50% of Cork fatal crashes occur within 50km/h zones

Half of all fatal crashes in Cork this year have occurred within 50km/h speed limits, and gardaí believe the reason in many cases is drivers are failing to slow after coming off motorways.

Chief Supt Gerard Dillane told a meeting of the Co Cork joint policing committee that the worst time for serious accidents was between 2pm and 10pm on Fridays — when people are travelling home for weekends.

“We have a lot of motorways in the country now where people can do 120km/h. They still have it in their own minds that they’re travelling on a motorway, even when they’re off it and in 50km/h limits,” he said.

So far this year 14 people have lost their lives in traffic accidents in Cork, which is down from 17 for the comparable period in 2012.

Ten were car drivers, three were passengers, and one a pedestrian. Seven of the victims died within 50km/h speed limits, three each within the 80km and 100km/h limits, and just one on a motorway.

Two died after their cars were in collision with HGVs and one died in a tractor accident.

Dr Iamhar O’Sullivan, consultant in emergency medicine at Cork University Hospital, told the meeting that while Ireland had the safest motorways in Europe “the trouble is our other roads need addressing”.

He said minor roads need to be made safer, but enforcement by gardaí had to be ongoing, and added that he was concerned that Garda Traffic Corps numbers were being cut nationally from 1,250 to 800.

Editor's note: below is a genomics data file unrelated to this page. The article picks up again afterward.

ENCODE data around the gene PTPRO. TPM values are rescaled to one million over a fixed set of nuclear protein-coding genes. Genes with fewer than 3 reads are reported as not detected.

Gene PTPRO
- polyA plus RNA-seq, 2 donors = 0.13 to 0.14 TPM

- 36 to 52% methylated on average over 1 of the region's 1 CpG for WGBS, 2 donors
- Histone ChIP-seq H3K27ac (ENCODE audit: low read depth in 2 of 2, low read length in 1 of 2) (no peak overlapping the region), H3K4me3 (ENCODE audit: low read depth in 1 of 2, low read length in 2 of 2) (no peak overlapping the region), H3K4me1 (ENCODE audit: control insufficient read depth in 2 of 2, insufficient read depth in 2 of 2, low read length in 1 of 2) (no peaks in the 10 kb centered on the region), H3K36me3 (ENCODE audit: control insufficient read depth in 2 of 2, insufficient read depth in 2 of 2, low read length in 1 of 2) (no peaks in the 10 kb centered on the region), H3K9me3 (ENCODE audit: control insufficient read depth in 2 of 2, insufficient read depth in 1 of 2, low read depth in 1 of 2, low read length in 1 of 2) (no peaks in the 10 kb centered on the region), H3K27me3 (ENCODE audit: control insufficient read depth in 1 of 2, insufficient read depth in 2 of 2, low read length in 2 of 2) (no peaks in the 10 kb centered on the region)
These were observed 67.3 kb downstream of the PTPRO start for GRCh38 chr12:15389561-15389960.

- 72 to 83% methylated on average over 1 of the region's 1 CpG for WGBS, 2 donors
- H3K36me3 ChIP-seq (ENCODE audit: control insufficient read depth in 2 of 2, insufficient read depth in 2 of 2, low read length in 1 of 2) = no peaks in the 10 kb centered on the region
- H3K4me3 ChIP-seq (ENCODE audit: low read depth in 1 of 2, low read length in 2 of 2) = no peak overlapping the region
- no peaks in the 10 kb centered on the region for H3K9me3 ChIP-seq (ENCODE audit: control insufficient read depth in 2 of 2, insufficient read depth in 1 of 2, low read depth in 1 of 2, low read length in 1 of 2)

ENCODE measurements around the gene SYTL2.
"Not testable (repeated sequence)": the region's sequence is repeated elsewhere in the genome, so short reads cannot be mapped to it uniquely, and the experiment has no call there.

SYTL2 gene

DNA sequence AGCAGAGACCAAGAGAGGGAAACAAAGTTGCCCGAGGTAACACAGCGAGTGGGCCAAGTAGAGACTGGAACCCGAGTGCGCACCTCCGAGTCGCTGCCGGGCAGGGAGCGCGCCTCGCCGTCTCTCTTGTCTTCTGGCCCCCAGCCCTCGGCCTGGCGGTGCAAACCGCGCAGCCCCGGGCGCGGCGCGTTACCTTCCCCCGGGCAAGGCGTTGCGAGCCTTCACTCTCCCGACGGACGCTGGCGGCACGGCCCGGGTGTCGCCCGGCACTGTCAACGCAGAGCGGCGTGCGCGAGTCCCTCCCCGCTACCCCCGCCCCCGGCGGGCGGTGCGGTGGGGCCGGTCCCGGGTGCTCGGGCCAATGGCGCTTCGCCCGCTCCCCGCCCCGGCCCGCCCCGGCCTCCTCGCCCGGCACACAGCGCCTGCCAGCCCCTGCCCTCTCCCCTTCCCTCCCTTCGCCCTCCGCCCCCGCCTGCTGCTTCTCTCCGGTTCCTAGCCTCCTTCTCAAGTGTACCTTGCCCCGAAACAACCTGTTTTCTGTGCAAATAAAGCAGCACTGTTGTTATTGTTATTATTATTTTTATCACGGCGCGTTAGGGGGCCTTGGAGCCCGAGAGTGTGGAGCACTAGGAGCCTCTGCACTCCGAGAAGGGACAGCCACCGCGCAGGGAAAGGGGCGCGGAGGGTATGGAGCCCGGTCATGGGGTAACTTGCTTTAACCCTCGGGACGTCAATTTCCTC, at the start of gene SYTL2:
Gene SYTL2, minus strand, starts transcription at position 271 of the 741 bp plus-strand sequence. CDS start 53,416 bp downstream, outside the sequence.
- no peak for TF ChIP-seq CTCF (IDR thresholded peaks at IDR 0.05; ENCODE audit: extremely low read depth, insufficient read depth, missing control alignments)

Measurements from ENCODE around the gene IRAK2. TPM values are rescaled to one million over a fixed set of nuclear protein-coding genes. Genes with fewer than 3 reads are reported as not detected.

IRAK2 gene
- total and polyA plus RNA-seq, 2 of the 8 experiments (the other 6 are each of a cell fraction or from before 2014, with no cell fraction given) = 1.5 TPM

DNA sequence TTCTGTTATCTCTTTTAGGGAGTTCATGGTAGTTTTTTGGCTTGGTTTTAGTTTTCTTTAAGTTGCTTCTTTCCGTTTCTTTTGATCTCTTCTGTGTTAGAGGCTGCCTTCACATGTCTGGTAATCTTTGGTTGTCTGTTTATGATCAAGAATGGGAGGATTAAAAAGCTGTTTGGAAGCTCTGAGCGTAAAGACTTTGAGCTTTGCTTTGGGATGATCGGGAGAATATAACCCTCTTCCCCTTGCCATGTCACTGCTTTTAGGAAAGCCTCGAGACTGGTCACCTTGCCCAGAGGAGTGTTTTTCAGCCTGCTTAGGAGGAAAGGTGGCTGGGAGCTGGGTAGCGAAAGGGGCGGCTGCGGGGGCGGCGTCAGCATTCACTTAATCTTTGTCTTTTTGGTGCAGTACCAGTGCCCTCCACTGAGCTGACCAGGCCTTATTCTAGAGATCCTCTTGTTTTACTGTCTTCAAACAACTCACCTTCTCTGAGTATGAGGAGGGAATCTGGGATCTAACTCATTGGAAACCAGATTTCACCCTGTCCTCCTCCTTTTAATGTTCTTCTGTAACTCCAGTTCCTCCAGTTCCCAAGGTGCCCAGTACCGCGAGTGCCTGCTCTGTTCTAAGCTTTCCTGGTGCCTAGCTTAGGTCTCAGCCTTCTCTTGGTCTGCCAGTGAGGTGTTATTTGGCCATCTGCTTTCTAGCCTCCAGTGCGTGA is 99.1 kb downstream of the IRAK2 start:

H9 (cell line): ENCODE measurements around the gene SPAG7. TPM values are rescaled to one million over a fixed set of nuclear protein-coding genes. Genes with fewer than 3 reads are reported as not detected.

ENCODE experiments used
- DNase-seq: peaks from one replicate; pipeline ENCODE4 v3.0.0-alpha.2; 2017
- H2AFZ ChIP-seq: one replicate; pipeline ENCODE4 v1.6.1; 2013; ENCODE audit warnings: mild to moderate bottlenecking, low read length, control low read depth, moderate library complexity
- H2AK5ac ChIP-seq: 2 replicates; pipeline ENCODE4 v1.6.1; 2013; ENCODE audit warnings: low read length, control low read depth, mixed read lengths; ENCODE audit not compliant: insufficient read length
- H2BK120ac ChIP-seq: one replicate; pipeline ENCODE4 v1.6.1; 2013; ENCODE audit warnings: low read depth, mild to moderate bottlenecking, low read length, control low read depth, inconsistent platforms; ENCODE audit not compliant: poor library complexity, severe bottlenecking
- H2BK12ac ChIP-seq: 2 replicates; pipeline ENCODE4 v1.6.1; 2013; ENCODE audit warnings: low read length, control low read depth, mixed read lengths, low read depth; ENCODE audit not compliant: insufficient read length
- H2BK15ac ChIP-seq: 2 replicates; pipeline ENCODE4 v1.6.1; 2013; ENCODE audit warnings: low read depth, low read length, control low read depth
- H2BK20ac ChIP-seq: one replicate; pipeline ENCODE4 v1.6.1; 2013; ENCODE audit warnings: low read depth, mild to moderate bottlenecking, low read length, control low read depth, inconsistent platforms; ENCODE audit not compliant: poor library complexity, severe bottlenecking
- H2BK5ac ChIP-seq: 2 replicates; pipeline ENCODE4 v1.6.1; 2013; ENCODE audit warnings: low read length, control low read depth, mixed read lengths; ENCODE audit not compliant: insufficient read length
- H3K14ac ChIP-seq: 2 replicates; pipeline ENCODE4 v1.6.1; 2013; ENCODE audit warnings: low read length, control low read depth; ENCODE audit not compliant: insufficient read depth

“This doesn’t fill me with confidence,” he said.

Chief Supt Dillane said that all gardaí would have to get involved in traffic enforcement duties from now on. He said that gardaí were concerned motorists were not renewing their tyres when they fell below the legal thread limit.

“Maybe it’s because of the present economy, but people are ignoring this,” he said.

“They only do it when they are going for their NCTs. We’ve seen a lot of aquaplaning in the recent wet weather because of this.”

Dr O’Sullivan said that for every road fatality, two survivors ended up with permanent, long-term, serious disability, another 40 required hospitalisation, and 300 needed out-patient treatment.

On the plus side, those who had an accident in Cork had the benefit of access to CUH — the only level one trauma hospital in the country.

However, he said ideally CUH should have a helipad and this is being addressed by the HSE with the hope of getting one installed shortly.


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